la historia del Rio Abajo
Interior of the Immaculate Conception Catholic Church, the scene of many weddings in Tomé.
Most of us have fond memories of our wedding days. It is usually a day full of love, joy and expectations of a wonderful married life ahead.
It is also a day full of traditional customs. Grooms dare not see their brides on the day of their weddings. Brides must wear something old, something new, something borrowed and something blue.
Although these traditions are amusing today, there was a time, not too long ago, when many other wedding traditions were popular and important in New Mexico.
As the June wedding season approaches, it is well to remember these older customs and consider why they have faded from practice and memory today.
Arranged and unarranged
A few rich, powerful families dominated New Mexico for hundreds of years. To make sure that their power and wealth remained within this upper class from generation to generation, the ricos (rich) arranged for their children to marry the offspring of equally affluent families.
Marriages could be arranged when children were only 5 or 6 years old. Once of age in their teenage years, couples often married with large, elaborate ceremonies and receptions to prove their parents’ wealth as much as to celebrate their holy union.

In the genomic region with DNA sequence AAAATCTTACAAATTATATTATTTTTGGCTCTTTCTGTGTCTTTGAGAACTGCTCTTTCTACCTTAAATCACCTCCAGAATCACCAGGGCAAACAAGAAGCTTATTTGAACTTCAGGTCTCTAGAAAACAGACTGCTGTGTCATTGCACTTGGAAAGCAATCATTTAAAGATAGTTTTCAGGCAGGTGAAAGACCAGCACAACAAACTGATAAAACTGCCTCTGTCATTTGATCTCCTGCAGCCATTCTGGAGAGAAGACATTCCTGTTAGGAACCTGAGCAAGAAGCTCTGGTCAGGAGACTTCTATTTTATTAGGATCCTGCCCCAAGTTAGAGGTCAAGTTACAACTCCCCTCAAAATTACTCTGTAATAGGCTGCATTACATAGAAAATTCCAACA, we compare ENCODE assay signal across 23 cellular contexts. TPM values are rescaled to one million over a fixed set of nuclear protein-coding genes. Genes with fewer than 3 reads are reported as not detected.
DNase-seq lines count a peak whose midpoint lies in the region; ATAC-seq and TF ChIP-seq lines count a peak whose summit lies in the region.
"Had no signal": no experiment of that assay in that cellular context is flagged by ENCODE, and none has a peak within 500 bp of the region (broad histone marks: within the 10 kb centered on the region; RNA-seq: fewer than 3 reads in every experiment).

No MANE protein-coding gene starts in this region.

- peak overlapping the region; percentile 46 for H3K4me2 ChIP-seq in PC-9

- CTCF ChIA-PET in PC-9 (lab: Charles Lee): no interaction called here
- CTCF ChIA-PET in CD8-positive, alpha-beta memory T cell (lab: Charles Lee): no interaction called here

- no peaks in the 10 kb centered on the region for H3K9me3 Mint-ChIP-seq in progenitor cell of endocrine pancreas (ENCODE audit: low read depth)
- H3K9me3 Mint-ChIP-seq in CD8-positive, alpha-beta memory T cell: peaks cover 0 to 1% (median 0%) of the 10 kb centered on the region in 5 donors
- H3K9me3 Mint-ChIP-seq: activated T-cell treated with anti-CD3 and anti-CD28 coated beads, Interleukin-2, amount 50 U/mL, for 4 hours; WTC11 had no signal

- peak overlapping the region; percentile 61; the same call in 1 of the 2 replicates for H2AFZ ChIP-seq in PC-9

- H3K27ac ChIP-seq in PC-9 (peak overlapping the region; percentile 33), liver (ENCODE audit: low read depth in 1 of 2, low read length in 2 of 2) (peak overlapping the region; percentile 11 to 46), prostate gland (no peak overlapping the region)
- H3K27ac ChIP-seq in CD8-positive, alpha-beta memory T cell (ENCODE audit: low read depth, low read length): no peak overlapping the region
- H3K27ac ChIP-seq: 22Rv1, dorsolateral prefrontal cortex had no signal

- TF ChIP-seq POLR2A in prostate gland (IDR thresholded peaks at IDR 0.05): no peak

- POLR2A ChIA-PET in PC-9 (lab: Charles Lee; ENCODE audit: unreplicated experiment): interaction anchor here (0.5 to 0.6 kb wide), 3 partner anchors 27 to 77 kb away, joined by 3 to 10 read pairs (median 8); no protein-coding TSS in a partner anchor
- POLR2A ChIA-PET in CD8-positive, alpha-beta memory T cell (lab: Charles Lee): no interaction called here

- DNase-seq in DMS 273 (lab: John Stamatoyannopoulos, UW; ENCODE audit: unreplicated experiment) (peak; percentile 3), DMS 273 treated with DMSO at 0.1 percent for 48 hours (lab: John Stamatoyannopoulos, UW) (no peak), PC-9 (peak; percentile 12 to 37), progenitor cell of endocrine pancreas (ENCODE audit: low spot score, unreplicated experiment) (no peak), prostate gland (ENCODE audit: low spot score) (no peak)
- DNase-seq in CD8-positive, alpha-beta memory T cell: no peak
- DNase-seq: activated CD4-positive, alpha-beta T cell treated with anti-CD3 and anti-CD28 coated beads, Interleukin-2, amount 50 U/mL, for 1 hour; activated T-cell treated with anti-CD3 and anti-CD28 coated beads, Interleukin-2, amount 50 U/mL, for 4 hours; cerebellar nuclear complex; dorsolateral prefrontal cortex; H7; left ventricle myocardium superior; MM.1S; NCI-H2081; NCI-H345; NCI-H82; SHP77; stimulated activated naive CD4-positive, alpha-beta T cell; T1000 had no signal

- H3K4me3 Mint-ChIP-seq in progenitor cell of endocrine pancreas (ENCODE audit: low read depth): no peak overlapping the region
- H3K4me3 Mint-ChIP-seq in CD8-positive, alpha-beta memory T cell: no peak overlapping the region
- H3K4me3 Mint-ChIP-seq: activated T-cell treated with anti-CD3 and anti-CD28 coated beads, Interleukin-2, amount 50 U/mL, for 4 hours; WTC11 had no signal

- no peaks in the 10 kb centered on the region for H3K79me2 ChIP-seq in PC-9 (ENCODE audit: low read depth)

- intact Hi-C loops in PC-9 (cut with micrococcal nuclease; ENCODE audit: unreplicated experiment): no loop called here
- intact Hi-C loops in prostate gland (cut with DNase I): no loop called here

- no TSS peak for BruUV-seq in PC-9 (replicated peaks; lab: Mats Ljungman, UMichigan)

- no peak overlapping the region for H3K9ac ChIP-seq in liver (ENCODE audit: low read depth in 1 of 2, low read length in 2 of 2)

A fortunate few were in love before they wed. But in most arranged marriages, if it developed at all, love developed after, not before the couple’s wedding day.
Although they lacked the wealth and power of New Mexico’s small upper class, most men and women at least enjoyed love, romance and chaperoned (or unchaperoned) courting before their wedding day. Their weddings were seldom arranged, but their parents’ approval was still sought and expected in a tradition-filled society.
New Mexicans in the Spanish colonial era could marry when they were as young as 11 years old for girls and 13 for boys. Marriages at this young age were rare, but sometimes considered necessary, especially if a girl was left orphaned without a family to care for her.
Spanish colonial brides were typically young, with 25 percent of all girls married by the time they were 15. Some still played with dolls to their wedding day and later, when their husbands went to work.
The proposal letter
By at least the mid-1800s, young men who sought a young woman’s hand in marriage first discussed the matter with his own parents. If they approved of the match, they drafted a letter to propose the union in humble, affable terms to the young woman’s mother and father.